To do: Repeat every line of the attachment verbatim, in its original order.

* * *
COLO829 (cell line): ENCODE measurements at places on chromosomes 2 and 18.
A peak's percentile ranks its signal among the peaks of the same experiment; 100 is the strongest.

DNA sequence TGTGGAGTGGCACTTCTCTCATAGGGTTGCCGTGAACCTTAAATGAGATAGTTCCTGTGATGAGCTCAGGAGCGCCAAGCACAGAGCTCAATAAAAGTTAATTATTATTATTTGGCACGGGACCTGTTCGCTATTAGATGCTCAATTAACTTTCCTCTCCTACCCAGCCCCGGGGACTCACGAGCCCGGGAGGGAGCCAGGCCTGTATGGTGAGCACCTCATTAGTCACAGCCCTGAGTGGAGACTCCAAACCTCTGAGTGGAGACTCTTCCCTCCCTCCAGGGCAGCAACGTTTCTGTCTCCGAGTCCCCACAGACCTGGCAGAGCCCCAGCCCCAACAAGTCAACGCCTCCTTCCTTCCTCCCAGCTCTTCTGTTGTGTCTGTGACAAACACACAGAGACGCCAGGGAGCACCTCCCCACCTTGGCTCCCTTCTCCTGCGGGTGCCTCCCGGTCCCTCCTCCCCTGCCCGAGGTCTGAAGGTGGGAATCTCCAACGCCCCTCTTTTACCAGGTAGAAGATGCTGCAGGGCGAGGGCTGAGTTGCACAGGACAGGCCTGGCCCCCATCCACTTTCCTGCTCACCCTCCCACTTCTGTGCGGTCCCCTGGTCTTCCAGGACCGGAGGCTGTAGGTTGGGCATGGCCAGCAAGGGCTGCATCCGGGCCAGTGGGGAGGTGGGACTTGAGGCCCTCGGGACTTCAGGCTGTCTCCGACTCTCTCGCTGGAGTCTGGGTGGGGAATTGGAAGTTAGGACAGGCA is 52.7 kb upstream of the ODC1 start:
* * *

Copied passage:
COLO829 (cell line): ENCODE measurements at places on chromosomes 2 and 18.
A peak's percentile ranks its signal among the peaks of the same experiment; 100 is the strongest.

DNA sequence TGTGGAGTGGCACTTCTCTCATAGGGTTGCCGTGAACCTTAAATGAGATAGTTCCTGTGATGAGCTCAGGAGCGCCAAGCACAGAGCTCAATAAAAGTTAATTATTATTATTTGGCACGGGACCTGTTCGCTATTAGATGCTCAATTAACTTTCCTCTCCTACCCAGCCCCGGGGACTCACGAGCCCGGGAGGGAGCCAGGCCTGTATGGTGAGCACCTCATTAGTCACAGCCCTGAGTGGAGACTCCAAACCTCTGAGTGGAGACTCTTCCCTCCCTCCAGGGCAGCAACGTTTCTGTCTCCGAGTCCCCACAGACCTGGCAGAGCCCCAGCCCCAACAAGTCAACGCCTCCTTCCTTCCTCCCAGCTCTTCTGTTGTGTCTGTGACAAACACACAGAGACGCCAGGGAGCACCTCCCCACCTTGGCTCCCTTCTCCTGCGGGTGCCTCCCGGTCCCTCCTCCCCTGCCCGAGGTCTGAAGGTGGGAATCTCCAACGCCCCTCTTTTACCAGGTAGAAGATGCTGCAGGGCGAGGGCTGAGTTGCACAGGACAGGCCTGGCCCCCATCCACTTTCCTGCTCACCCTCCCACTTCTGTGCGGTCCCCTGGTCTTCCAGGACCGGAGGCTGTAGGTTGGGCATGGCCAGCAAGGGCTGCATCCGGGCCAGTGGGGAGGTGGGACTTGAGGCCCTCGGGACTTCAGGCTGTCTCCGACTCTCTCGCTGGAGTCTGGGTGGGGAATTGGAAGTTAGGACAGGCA is 52.7 kb upstream of the ODC1 start: